NCAA neglecting women to favor men

2021 Women’s basketball March Madness tournament reveals disparities in treatment between the men and women participants

Isabella Tranello, Staff Reporter

scales weighing the WNBA and NBA in importance
Illustration by Sydney Lorton

This year’s NCAA March Madness basketball tournaments were full of history making wins. The women’s tournament saw the Stanford Cardinal narrowly defeat the Arizona Wildcats in a 54-53 win, their first NCAA championship since 1992. On the men’s side, the Baylor Bears conquered the Gonzaga Bulldogs to capture their first NCAA championship with a win of 86-70. 

Unfortunately, the excitement of the matchups and the historic moments were not the only things that brought attention to the tournaments this year. The issues in this tournament included the very blatant and obvious disparities between the treatment of the female and male athletes. 

The most recognized exposé of the disparities between the tournaments came from the University of Oregon’s Sedona Prince and her viral Tik-Tok account. Prince participated in the tournament alongside her teammates from Oregon and gave her followers a first-hand account of what they were experiencing.

The issues she highlighted in her videos quickly gained the attention of users and fans of college basketball, who showed their unwavering support for the women who were being wronged by the NCAA. Her videos showed poorly prepared isolation meals, a weight room that only consisted of a few yoga mats and one weight set, and a drastic lack of items included in “swag bags” provided by the organization compared to what the men received.

Freshman physiology major, Hannah McSwain, has experienced similar treatment when playing soccer for high school in Linden.

“It is not the fault of the women that they do not get the proper rating that they men do. It is the NCAA’s fault for not advertising them enough or giving them the proper coverage. The women could bring in more money if only they were given the chance to be regarded at the same level as the guys. People like Sedona showed that if you bring the people’s attention to an issue or event, they are more likely to view it or think of it as important.” McSwain said.

As the Men’s workout area looked exactly like any modern gym, the women’s workout area was lacking. A table, set of weights and a yoga mat sat in the corner of a room that was otherwise empty. The integrity of the NCAA was called into question when they blamed the severe lack of equipment solely on the fact that they had no additional room to build another modern gym. It took the problem being illuminated on social media for anything to change. Slowly, the situation for both men’s and women’s teams became similar.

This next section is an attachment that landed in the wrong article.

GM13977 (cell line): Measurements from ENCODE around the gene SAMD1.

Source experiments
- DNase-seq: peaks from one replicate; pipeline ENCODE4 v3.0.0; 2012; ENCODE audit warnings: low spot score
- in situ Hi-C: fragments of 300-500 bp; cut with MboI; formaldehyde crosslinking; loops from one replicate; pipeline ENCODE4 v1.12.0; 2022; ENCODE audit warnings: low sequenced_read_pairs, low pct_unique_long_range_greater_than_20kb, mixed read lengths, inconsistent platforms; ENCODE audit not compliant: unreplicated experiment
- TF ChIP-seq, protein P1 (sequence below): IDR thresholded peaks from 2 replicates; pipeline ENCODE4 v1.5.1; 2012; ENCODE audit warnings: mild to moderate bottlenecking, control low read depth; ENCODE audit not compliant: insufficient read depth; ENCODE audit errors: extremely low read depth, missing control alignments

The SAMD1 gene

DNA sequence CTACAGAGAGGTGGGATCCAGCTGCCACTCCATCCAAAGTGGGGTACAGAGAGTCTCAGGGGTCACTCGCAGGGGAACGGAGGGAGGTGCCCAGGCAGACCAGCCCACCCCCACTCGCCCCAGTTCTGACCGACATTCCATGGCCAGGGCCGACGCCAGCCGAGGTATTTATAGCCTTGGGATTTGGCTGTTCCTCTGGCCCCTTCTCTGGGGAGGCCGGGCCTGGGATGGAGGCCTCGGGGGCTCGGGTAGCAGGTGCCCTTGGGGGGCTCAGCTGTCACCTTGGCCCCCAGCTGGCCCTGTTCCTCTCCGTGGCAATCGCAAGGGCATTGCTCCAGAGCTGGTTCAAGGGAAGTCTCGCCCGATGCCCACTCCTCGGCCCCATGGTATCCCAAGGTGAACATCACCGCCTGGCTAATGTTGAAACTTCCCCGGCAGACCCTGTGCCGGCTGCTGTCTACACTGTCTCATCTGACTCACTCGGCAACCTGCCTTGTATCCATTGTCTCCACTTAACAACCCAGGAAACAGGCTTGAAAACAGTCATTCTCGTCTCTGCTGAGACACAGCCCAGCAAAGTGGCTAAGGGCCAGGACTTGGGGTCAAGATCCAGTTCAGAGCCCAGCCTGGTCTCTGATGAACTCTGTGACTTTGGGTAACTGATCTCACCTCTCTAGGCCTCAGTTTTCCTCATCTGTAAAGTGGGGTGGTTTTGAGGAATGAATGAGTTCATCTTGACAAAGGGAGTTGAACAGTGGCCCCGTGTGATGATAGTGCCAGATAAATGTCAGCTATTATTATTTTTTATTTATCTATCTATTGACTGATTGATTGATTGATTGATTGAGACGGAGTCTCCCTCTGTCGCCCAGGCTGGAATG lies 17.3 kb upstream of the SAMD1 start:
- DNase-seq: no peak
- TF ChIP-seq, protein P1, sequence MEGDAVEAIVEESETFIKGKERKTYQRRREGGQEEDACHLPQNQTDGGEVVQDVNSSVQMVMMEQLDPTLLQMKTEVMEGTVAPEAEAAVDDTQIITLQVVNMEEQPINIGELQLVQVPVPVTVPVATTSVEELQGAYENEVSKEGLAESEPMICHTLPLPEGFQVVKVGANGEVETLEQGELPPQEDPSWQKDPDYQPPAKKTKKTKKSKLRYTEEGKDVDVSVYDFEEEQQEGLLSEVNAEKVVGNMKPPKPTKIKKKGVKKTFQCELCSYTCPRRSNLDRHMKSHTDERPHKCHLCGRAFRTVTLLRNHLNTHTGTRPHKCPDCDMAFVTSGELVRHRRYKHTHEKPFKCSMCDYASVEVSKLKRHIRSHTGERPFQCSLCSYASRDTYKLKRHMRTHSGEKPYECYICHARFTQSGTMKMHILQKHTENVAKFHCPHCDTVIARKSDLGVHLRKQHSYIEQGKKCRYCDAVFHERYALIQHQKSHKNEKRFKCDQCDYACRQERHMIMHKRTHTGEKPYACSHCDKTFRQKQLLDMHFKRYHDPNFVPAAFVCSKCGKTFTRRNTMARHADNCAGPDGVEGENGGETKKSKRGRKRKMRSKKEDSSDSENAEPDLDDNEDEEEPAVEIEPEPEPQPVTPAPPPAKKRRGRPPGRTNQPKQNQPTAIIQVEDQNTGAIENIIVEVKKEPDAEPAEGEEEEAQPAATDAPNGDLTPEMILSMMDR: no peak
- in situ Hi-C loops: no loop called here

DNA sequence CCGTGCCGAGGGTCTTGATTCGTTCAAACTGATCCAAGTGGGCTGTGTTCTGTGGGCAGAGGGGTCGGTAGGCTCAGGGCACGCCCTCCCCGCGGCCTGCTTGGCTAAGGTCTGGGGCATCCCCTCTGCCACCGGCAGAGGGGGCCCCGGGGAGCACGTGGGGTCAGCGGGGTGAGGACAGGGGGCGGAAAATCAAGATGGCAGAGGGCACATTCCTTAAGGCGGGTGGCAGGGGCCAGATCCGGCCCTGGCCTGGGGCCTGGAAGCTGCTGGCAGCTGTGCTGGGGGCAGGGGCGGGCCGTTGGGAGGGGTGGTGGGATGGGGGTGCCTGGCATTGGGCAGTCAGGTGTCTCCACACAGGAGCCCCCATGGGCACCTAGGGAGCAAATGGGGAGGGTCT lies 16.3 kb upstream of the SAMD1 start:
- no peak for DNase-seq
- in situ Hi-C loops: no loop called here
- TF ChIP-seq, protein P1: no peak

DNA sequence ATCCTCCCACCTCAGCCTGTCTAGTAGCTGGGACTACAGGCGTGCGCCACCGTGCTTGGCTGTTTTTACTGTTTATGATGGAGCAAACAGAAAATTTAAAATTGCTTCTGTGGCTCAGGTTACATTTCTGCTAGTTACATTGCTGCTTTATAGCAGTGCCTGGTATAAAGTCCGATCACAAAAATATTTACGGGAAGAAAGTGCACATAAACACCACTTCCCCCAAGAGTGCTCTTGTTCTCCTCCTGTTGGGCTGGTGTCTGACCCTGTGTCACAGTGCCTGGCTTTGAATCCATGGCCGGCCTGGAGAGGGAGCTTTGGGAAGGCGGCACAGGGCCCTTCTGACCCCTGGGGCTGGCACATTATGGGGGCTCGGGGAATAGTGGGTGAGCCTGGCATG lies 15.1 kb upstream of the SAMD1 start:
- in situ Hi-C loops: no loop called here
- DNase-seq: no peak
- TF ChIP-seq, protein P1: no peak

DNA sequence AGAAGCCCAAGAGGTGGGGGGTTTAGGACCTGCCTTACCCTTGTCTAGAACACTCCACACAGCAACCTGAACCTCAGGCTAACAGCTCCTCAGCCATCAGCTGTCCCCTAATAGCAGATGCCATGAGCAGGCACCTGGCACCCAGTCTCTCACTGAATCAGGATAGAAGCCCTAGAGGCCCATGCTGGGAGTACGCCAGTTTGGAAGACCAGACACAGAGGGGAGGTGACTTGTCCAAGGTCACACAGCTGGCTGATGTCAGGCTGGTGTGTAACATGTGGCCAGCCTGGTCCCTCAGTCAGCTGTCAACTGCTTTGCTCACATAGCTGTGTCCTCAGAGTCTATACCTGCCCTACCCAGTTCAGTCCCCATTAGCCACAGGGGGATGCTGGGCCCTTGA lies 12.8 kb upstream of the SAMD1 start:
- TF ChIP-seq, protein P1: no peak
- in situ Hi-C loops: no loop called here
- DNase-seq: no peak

Commonly women sports are not as favorable to viewers as men’s sports. However, that does not constitute this unfair treatment. This exact treatment is what causes women’s sports to appear less favorable to the audiences who view them.

This treatment is shocking when it is unveiled on as big of a scale as this was, but this is not a unique occurance. This unequal treatment happens everyday to women in sports, no matter the level.

“Women are at a clear disadvantage when it comes to sports and the amount of attention that they get from schools or even organizations like the NCAA,” McSwain said. “We never had the same amount of equipment or advertisement that the men got which in turn made us seem less skilled or less deserving of a large crowd for our games.”

McSwain asserts that women can perform at the same level as men and put in the same amount of work, but women have not been given the proper chance to showcase it.

“Women’s college basketball ratings shot up after it got proper social media attention. All women need is the chance to show the world what they can do. If they were advertised and hyped up like the men are now, then we could move towards having more equality.” McSwain said.